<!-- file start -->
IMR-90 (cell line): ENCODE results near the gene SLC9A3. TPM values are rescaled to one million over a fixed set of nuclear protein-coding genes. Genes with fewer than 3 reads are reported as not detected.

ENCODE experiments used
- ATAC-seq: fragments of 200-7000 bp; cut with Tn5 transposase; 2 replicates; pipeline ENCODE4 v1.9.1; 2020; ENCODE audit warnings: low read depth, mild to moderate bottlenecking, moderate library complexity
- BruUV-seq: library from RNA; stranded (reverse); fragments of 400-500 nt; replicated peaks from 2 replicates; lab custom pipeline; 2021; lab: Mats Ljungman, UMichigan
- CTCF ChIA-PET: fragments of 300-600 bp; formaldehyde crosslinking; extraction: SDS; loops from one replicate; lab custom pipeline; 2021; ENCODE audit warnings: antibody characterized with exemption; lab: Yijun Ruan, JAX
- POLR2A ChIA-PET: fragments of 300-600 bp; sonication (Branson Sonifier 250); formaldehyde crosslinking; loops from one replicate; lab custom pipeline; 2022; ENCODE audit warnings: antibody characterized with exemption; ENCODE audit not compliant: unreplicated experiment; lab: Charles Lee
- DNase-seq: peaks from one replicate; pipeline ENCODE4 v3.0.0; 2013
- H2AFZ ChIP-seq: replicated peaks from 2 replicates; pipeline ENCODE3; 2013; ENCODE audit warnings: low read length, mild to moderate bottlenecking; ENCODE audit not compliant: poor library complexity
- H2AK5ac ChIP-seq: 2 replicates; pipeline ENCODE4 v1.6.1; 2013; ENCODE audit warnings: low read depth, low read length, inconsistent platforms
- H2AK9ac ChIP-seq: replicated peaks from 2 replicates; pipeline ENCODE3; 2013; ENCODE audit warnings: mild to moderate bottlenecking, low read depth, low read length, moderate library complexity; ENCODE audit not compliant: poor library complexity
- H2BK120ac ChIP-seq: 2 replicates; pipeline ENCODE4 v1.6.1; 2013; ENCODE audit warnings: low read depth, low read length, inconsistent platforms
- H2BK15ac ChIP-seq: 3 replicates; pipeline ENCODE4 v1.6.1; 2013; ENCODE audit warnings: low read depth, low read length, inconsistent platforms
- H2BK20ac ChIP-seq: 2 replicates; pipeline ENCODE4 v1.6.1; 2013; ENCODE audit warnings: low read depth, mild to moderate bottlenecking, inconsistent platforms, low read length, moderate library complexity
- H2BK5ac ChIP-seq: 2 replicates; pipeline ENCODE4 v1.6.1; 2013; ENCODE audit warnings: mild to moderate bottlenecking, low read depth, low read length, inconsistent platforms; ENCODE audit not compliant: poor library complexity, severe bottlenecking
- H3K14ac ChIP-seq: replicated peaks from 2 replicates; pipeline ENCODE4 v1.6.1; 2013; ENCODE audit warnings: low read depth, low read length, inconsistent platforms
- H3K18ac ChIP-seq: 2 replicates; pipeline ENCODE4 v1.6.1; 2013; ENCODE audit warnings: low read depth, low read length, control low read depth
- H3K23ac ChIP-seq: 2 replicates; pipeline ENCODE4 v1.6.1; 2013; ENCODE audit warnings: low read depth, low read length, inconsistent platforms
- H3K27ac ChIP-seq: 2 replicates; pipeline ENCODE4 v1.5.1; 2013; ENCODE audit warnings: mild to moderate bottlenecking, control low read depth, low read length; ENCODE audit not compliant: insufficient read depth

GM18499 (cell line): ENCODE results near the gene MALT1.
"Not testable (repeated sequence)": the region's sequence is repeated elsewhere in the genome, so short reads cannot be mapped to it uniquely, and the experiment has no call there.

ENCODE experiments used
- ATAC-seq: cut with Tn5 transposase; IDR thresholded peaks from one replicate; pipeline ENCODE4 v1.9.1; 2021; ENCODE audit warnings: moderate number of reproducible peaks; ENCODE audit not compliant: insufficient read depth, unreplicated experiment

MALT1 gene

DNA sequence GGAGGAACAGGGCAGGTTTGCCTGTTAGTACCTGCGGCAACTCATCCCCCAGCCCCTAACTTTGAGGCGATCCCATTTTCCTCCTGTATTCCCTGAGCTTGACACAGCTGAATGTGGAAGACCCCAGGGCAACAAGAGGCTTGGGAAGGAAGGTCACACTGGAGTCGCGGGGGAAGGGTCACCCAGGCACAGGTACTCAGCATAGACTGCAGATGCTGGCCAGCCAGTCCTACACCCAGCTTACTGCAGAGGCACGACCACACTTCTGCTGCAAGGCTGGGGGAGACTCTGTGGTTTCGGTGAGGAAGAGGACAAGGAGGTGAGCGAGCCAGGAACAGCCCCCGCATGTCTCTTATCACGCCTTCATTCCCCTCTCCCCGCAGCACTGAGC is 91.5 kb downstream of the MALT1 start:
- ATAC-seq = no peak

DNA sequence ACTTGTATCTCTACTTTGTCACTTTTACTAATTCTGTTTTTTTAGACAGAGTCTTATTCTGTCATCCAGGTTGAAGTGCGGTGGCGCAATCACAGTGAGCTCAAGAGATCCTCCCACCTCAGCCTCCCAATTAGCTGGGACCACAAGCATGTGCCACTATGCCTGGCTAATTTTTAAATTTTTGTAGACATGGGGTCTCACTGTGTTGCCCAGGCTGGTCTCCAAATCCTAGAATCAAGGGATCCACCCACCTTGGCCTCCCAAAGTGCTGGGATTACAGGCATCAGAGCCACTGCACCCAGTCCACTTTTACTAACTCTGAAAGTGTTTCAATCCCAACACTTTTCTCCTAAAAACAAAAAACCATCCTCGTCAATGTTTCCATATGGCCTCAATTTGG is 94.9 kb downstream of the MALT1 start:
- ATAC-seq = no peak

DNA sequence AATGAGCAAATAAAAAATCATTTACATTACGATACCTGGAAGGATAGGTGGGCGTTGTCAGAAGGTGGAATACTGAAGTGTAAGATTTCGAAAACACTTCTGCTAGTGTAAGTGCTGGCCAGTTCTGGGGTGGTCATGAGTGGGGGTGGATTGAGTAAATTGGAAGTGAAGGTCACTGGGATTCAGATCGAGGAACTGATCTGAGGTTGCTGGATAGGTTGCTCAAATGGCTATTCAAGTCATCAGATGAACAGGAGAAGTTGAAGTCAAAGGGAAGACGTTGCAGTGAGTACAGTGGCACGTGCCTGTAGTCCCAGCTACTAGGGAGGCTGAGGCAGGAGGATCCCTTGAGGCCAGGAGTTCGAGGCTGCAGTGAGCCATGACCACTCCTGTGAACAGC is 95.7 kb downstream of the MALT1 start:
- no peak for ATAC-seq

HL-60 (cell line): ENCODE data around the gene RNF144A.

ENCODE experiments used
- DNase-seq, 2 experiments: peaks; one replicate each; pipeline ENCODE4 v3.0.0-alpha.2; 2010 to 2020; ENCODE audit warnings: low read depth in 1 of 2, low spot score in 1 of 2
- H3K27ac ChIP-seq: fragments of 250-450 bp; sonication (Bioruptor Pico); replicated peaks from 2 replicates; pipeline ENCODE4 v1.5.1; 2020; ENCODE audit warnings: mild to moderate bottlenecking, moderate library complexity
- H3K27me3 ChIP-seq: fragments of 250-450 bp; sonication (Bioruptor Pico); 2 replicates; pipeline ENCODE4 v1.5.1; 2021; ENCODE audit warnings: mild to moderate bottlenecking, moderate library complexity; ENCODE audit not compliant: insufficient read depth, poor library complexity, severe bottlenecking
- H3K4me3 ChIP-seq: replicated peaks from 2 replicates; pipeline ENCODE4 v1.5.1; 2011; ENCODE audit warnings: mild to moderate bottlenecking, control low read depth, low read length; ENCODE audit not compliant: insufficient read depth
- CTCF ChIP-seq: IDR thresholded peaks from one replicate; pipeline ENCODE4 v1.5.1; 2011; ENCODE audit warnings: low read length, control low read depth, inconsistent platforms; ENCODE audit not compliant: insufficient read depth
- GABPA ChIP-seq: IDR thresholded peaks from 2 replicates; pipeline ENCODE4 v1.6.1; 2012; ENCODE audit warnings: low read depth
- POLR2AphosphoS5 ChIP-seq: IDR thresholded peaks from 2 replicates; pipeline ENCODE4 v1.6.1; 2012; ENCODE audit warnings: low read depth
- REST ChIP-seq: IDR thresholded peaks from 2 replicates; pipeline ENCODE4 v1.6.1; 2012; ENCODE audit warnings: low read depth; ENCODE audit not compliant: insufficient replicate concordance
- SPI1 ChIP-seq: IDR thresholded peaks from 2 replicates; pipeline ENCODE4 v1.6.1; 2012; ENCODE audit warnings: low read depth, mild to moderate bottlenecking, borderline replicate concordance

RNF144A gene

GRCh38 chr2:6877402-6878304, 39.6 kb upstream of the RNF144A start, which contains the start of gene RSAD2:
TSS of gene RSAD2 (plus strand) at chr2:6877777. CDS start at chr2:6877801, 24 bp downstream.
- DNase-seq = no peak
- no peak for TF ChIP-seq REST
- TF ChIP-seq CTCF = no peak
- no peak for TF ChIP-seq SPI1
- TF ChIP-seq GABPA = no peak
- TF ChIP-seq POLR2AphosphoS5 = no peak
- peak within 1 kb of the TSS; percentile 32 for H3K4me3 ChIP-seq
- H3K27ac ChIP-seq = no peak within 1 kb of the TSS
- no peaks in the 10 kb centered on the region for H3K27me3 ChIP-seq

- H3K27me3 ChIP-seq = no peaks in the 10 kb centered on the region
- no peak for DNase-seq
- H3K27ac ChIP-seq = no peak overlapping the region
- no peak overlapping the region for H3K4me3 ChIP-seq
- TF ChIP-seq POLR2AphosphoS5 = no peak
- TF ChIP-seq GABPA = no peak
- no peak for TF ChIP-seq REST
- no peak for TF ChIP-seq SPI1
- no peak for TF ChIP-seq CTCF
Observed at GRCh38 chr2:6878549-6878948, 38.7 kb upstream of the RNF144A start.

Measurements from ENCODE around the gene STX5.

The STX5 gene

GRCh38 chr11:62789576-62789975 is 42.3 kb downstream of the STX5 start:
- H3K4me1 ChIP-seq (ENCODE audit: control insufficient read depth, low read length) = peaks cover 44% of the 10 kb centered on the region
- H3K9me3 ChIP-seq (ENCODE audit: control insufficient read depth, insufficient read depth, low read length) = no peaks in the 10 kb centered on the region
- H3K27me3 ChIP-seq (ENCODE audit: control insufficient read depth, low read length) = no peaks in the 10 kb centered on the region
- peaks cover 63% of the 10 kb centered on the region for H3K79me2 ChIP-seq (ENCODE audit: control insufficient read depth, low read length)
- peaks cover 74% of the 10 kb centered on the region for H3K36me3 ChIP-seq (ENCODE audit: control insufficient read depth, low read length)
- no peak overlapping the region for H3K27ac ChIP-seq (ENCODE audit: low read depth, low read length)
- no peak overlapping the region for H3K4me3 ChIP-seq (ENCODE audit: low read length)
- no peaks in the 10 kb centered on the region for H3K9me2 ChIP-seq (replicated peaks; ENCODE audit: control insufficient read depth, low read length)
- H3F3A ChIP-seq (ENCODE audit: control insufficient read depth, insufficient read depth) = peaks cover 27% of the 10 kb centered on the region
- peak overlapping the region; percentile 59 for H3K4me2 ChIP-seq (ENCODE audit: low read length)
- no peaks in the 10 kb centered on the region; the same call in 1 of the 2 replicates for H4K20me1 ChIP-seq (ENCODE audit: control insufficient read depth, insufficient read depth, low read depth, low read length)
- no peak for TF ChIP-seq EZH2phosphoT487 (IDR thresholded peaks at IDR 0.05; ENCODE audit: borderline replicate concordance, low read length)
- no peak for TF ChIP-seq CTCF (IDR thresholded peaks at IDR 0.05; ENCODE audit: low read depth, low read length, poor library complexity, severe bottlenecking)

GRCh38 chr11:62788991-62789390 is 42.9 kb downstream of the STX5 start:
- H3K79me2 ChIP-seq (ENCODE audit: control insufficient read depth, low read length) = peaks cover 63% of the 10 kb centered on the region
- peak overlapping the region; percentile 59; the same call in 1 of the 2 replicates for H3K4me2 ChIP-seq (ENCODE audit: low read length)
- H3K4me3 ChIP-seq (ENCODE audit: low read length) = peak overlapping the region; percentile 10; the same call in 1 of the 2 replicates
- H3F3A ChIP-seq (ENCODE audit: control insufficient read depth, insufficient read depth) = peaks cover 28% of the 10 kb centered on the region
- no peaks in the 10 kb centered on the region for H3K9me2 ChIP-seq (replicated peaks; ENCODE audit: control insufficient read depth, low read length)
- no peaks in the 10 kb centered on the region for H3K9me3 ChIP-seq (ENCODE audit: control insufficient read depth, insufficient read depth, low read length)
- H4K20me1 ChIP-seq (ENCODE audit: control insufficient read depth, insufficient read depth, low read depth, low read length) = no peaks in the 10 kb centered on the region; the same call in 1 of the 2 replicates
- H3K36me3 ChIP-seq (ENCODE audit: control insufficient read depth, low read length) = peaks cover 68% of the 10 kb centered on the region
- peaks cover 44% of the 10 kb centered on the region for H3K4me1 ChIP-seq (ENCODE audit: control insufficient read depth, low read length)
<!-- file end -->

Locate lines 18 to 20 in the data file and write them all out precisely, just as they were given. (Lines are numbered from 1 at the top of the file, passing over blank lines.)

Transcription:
- H3K27ac ChIP-seq: 2 replicates; pipeline ENCODE4 v1.5.1; 2013; ENCODE audit warnings: mild to moderate bottlenecking, control low read depth, low read length; ENCODE audit not compliant: insufficient read depth

GM18499 (cell line): ENCODE results near the gene MALT1.
"Not testable (repeated sequence)": the region's sequence is repeated elsewhere in the genome, so short reads cannot be mapped to it uniquely, and the experiment has no call there.